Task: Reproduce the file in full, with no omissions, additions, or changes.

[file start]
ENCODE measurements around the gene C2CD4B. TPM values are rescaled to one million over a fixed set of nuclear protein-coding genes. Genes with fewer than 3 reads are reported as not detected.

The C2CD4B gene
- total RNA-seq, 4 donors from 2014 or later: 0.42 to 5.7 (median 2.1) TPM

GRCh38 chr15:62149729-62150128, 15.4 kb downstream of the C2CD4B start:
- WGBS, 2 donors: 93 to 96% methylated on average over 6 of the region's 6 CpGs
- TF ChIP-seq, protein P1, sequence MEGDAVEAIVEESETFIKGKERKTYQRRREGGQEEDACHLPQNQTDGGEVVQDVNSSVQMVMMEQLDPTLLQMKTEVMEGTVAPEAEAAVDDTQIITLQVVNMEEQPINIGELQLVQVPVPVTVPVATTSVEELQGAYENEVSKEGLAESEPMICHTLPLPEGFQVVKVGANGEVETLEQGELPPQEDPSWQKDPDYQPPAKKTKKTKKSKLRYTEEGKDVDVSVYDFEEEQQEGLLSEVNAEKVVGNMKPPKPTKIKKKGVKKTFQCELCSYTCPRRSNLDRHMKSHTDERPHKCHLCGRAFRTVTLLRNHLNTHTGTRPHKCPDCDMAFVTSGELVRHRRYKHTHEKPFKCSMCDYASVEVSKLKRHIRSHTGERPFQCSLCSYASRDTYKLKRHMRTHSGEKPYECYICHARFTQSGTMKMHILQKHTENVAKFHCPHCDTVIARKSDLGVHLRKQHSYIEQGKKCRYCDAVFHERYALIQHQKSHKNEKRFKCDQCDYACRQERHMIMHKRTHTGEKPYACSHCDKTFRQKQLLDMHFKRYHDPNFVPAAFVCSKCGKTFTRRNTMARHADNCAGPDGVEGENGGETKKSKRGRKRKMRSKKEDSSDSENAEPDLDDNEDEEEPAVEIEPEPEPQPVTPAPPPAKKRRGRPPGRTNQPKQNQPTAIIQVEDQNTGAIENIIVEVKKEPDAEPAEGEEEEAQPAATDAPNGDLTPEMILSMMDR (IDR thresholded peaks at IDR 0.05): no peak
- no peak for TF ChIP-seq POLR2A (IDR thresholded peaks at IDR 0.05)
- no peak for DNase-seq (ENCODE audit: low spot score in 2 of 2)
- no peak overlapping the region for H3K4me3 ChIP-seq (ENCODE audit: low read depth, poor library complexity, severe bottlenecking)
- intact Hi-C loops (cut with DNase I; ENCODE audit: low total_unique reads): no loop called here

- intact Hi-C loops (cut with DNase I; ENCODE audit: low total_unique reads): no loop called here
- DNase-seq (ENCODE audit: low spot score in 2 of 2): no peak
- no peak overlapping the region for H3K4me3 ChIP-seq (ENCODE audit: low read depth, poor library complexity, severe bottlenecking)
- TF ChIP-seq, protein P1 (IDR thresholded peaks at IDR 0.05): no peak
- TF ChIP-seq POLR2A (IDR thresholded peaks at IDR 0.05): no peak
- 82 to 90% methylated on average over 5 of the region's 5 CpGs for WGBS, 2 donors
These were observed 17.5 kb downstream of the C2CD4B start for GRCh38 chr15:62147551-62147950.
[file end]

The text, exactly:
ENCODE measurements around the gene C2CD4B. TPM values are rescaled to one million over a fixed set of nuclear protein-coding genes. Genes with fewer than 3 reads are reported as not detected.

The C2CD4B gene
- total RNA-seq, 4 donors from 2014 or later: 0.42 to 5.7 (median 2.1) TPM

GRCh38 chr15:62149729-62150128, 15.4 kb downstream of the C2CD4B start:
- WGBS, 2 donors: 93 to 96% methylated on average over 6 of the region's 6 CpGs
- TF ChIP-seq, protein P1, sequence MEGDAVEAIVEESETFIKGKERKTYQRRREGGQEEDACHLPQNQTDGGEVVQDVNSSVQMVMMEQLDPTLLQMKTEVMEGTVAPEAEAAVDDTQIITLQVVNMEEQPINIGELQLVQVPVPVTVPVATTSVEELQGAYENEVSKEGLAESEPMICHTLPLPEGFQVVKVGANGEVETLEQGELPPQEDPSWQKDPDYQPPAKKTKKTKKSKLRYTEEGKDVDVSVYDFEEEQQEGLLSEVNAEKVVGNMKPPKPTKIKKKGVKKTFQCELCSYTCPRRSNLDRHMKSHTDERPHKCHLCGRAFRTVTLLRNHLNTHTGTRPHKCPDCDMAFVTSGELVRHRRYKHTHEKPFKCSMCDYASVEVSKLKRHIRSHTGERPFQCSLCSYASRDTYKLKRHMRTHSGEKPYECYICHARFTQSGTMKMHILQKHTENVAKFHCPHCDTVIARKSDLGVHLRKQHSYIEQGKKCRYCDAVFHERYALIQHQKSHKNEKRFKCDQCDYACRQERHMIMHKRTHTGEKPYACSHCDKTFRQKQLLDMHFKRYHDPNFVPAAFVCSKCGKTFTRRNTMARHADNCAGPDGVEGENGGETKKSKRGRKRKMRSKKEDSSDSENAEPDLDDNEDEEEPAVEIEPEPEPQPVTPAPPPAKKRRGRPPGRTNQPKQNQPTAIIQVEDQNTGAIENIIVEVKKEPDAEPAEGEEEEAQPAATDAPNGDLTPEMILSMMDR (IDR thresholded peaks at IDR 0.05): no peak
- no peak for TF ChIP-seq POLR2A (IDR thresholded peaks at IDR 0.05)
- no peak for DNase-seq (ENCODE audit: low spot score in 2 of 2)
- no peak overlapping the region for H3K4me3 ChIP-seq (ENCODE audit: low read depth, poor library complexity, severe bottlenecking)
- intact Hi-C loops (cut with DNase I; ENCODE audit: low total_unique reads): no loop called here

- intact Hi-C loops (cut with DNase I; ENCODE audit: low total_unique reads): no loop called here
- DNase-seq (ENCODE audit: low spot score in 2 of 2): no peak
- no peak overlapping the region for H3K4me3 ChIP-seq (ENCODE audit: low read depth, poor library complexity, severe bottlenecking)
- TF ChIP-seq, protein P1 (IDR thresholded peaks at IDR 0.05): no peak
- TF ChIP-seq POLR2A (IDR thresholded peaks at IDR 0.05): no peak
- 82 to 90% methylated on average over 5 of the region's 5 CpGs for WGBS, 2 donors
These were observed 17.5 kb downstream of the C2CD4B start for GRCh38 chr15:62147551-62147950.